New CFTR [cystic fibrosis transmembrane conductance regulator] modulator therapies can offer life-altering benefits to some patients with cystic fibrosis, even those with advanced disease.
Triple combination therapy in cystic fibrosis patients with advanced lung disease appears to improve lung function, and may delay the need for lung transplantation, according to a multicenter analysis of patients taking elexacaftor, tezacaftor, and ivacaftor.
The study participants had a percent predicted forced expiratory volume in 1 second (ppFEV1) of 40% or below, or other high-risk factors. Researchers compared them to control patients who were genetically ineligible for triple combination therapy.
Previous studies of such patients on individual drugs or previous combinations showed increases in lung function in patients with advanced disease, though the magnitude of improvement varied across regimens. “With this improvement, it’s unclear how CFTR modulators should affect lung transplant referral timing,” Brent Bermingham, MD, said during a presentation of the study at the virtual North American Cystic Fibrosis Conference.
“The rationale for our study was that despite patients with advanced lung disease being excluded from phase III trials (of elexacaftor, tezacaftor, and ivacaftor), they are receiving a therapy with an unknown clinical efficacy and safety profile,” said Bermingham, a pulmonary and critical care fellow at the Medical University of South Carolina, Charleston.
Lung transplant referral guidelines recommend that physicians initiate discussions about the potential benefit of lung transplant when FEV1 drops below 50% of the predicted value. Patients should be referred for a transplant when the value is below 50% and rapidly declining (>20% decline in the past 12 months), when it drops below 40% with accompanying predictors of shortened survival, or when it drops below 30%. The guidelines were published before approval of triple combination therapy.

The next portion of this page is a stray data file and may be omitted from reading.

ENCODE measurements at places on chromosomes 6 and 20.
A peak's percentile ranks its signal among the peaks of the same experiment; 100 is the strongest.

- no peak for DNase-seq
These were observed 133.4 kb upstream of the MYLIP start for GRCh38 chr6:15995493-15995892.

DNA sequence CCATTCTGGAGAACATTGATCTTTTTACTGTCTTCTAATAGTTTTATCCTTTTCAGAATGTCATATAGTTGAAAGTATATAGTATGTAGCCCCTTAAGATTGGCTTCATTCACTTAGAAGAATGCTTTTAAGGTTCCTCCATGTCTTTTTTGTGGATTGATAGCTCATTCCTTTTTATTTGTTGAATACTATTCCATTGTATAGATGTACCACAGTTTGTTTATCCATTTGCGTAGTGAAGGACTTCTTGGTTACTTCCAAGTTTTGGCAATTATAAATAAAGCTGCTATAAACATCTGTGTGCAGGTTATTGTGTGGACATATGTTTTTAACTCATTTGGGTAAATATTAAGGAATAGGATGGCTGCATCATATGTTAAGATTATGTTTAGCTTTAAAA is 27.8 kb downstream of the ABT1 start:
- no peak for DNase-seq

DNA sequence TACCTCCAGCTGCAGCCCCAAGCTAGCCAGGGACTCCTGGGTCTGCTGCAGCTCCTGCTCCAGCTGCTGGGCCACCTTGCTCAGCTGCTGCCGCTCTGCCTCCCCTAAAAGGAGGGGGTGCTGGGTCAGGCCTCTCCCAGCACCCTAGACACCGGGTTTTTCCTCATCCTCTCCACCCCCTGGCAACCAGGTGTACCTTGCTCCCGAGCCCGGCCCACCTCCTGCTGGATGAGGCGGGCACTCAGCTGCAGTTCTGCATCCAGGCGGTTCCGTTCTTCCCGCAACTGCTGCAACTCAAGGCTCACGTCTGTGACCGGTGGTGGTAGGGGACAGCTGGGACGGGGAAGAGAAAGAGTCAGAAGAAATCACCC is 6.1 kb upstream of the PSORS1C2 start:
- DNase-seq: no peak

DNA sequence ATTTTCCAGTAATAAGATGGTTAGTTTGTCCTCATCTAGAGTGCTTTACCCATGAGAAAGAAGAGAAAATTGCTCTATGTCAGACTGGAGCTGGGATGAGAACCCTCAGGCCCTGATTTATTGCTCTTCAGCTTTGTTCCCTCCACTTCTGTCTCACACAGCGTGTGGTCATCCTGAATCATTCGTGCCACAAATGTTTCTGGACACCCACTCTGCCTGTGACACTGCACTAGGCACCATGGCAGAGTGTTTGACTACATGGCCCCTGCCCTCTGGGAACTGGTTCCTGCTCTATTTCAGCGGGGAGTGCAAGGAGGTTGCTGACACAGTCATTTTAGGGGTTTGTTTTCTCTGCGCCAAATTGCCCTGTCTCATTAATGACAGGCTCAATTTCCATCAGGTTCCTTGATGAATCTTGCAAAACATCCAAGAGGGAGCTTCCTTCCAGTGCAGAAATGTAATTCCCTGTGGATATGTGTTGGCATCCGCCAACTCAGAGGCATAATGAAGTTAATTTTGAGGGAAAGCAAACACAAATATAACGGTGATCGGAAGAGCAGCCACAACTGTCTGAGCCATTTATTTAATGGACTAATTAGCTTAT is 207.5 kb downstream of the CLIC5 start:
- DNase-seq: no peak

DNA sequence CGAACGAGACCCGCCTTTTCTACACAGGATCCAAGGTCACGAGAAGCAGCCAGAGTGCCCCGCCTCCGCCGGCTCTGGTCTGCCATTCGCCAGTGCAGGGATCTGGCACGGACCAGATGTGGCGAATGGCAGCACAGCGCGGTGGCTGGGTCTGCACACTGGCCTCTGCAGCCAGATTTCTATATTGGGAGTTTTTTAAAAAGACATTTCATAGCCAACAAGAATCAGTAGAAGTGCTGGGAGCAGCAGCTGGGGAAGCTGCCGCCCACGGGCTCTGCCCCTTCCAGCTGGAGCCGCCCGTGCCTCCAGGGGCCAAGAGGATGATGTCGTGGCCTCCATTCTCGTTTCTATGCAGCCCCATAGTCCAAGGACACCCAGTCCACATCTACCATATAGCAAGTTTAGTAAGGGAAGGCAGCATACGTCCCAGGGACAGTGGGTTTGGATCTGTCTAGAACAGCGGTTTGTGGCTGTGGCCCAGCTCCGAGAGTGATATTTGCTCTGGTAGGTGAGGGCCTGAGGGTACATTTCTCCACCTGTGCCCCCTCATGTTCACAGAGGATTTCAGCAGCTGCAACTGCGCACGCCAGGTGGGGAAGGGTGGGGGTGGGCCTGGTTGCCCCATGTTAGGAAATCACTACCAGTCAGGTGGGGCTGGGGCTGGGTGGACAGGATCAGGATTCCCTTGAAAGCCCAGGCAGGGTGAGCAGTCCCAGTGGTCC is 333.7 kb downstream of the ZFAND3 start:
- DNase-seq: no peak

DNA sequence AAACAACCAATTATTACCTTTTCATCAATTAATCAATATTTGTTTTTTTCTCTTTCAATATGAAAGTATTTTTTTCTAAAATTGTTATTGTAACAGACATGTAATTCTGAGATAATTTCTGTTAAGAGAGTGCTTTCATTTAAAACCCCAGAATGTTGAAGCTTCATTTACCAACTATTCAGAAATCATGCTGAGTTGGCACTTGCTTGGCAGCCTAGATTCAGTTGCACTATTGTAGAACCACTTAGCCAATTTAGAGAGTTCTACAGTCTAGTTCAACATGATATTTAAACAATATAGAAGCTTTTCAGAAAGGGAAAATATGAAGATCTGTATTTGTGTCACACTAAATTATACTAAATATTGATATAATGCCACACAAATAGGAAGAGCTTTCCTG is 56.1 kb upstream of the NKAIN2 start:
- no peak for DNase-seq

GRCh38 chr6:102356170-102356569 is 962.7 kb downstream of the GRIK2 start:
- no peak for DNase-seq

The researchers conducted an open-label retrospective analysis of 60 patients started on triple combination therapy between September 2019 and February 2020 at three centers in the Southeast. They compared percent predicted ppFEV1 values prior to initiation of therapy to ppFEV1 values obtained 2-12 weeks after the start of therapy. Patients on therapy were compared with 10 genetically ineligible controls. The two groups were generally similar aside from genetic status, though 100% of the therapy group had pancreatic insufficiency, compared with 90% of controls (P = .013).
The therapeutic group experienced a 7.8% increase in ppFEV1 after starting therapy (P < .001), compared with a 0.5% decrease in controls (P = .65). Before initiation of therapy, 33% of the therapy group met the criteria for initiating a transplant discussion, while 67% had been recommended for transplant. After therapy, 55% met the criteria for discussion, 33% were recommended for transplant, and 12% no longer met the criteria for discussion of transplantation. Fifty percent of controls were in discussion, and this dropped to 40%, while 50% were referred for transplantation, and this increased to 60%. On therapy, transplant referral candidates had an increase of forced vital capacity from 48.9 to 59.16 (P < .001).
Adverse events were rare, with only one discontinuation that occurred following a lung transplant and was not believed to be treatment related.
“Our study had a large number of patients taken from multiple centers, which suggests generalizabilty and real-world experience,” said Bermingham.
The results are encouraging, said Robert J. Giusti, MD, clinical professor of pediatrics at the New York University and director of the Pediatric Cystic Fibrosis Center.
“We’re all remarking how wonderful patients feel these days. It’s really a disease-altering treatment. But for the high-risk group, whose FEV1 is less than 40%, those are the patients we’re more concerned about because we thought maybe they had too much lung disease, and that they wouldn’t benefit from triple combination. But they seem to be improving, so that’s very reassuring,” said Giusti, who was not involved in the study.
The study received funding from the Cystic Fibrosis Foundation and Dartmouth College. Bermingham and Giusti have no relevant financial disclosures.
SOURCE: Bermingham B et al. NACFC 2020, Abstract 645.
This article originally appeared on Chest Physician.